Public Health New Mexico

KUNM's Public Health New Mexico reporting project provides in-depth, investigative and continuous coverage of public health in New Mexico, with an emphasis on poverty. For all articles and web exclusive content, go to publichealthnm.org 

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President Obama and Canadian Prime Minister Justin Trudeau just announced a joint effort to cut down on methane leaks from oil and gas wells. The agreement was part of the Paris climate accord and will have impacts here in New Mexico.

Pecos Enterprise, Smokey Briggs / Courtesy of The Nation

The number of people being prosecuted for illegally crossing the border has risen drastically over the last couple of decades. And the penalty can include lengthy stays behind bars. But where do all these inmates go? 

Karen McCullough

In some parts of Bernalillo County’s South Valley, parks sit adjacent to idling trains, schools lie across the street from waste disposal businesses, and entire neighborhoods are bordered by polluting industries. People living there are what’s known as environmental justice communities—neighborhoods that bear a disproportionate burden of pollution.

BRRT via Pixabay / public domain

KUNM’s Public Health New Mexico project has been reporting on a plume of toxic chemicals in Albuquerque’s groundwater for over six months.

We obtained public documents from the New Mexico Environment Department that show the groundwater plume has been spreading underneath a mile-and-a-half-long swath of Albuquerque’s Sawmill and Wells Park neighborhoods. Our investigation shows the contamination has the potential to reach people on the surface and could pose a serious health risk to people living and working in the area.

Matthew D. Britt via Flickr / Creative Commons License

A new report by the Governors Highway Safety Association says New Mexico is the state with the highest rate of pedestrian deaths in America.

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How quickly criminal cases work their way through the system has a big impact on defendants’ lives. And it’s been a little over a year since the state Supreme Court first set deadlines to speed things up and clear thousands of backlogged cases in Bernalillo County, the state’s busiest judicial district. The criminal justice system is still adjusting.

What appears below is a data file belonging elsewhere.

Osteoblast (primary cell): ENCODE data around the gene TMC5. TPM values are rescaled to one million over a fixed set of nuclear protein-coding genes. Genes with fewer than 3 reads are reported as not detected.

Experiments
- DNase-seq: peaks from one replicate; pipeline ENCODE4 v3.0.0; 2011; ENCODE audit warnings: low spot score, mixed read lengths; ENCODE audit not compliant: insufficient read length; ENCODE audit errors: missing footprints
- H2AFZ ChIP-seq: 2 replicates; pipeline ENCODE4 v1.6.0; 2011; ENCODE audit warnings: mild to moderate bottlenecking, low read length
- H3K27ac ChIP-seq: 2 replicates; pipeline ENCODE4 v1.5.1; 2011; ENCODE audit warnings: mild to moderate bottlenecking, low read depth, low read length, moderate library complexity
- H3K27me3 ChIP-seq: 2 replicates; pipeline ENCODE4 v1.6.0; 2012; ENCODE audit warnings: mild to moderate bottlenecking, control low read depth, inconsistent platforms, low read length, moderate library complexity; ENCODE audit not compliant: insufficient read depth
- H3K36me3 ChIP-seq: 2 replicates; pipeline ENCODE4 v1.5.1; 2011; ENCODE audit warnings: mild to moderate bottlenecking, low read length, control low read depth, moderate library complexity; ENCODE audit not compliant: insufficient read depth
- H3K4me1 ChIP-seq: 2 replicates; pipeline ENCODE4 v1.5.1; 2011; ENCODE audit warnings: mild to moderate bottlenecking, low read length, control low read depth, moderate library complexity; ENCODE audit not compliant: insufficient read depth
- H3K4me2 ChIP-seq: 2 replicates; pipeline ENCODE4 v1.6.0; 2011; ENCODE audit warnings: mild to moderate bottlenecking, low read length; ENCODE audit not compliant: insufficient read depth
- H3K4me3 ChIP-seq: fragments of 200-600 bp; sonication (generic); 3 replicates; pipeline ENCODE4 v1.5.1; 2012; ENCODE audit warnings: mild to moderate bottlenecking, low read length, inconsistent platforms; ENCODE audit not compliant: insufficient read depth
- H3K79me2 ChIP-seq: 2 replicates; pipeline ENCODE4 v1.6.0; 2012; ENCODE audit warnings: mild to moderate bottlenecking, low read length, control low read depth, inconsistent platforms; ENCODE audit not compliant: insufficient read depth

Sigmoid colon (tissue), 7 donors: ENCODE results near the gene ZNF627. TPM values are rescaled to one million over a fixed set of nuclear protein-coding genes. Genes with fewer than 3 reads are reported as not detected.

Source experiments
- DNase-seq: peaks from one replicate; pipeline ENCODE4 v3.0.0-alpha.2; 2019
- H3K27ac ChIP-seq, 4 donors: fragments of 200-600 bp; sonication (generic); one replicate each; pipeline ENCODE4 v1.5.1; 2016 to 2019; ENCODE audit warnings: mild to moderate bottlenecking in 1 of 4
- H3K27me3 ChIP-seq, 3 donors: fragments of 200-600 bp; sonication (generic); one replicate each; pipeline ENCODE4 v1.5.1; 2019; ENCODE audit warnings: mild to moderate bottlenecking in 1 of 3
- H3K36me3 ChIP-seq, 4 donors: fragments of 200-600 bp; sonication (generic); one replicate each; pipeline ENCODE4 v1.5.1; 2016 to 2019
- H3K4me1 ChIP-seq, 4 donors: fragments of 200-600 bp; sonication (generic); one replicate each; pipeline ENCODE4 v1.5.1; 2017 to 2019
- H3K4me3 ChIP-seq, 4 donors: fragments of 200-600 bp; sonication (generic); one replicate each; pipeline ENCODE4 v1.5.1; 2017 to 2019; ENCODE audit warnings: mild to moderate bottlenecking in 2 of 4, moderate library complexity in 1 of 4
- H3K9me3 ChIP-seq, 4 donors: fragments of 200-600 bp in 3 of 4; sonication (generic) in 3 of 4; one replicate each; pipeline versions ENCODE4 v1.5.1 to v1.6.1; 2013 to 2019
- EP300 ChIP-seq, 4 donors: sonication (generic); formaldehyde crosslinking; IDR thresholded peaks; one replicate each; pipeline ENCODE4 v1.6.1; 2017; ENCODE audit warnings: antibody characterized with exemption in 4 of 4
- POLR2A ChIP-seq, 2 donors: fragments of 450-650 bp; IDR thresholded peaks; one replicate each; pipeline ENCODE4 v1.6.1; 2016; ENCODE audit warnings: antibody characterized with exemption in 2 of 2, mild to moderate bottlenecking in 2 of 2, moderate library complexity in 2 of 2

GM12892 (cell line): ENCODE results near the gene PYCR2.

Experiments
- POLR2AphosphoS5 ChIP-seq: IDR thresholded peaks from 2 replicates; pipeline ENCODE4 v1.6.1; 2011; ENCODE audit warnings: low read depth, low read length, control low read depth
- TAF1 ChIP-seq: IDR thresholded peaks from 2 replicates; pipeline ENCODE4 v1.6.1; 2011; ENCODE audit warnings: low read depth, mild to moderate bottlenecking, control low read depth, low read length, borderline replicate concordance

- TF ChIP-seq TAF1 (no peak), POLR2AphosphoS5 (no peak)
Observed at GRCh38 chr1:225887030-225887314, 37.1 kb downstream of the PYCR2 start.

Ed Williams

    

For many people who are homeless or who have behavioral health issues, the right medical care is too far out of reach. Often folks turn to emergency services for basic healthcare—which can be both expensive and ineffective.

Santa Fe is just one of a dozen cities across the U.S. to try out a new program that brings meaningful help to people who frequently call 911.

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More than half a million people in the state make use of food stamps. Federal judges ordered the state on Monday, March 7, to halt work requirements for the program.  

Marisa Demarco / KUNM

The Legislature found more money for health care this year than it did last year, but it’s still not enough to cover the costs of Medicaid expansion under the Affordable Care Act. A group of advocates and associations from all corners of the health care system met on Friday to grapple with the projected shortfall.

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KUNM Call In Show Thu. 3/10 8a: New Mexico's Supreme Court created a new set of rules aimed at clearing a backlog of cases in Bernalillo County's criminal justice system. But there's been pushback from folks who say the new deadlines are tough to meet. 

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A congressional panel investigating fetal tissue exchange held its first hearing this week, and among the topics of debate: Should institutions be forced to turn over a list of names of the people involved? Officials at the University of New Mexico have expressed concerns about doing so.

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The state’s Medicaid Advisory Committee is meeting Friday afternoon in Santa Fe to talk about budget shortfalls. 

One lawmaker called it the tightest budget in memory after the legislative session ended last month. And advocates are warning that Medicaid will be millions short, which could mean higher fees for low-income patients, lower rates for providers and limited job growth in the health care field. About 40 percent of the state’s population is covered by Medicaid after the expansion under the Affordable Care Act.

Nikolai Vassiliev / Creative Commons via Flickr

Health insurance can be complicated and understanding how to get covered can be difficult. Students at a specialized charter school in Albuquerque are producing podcasts to help people navigate the health insurance system.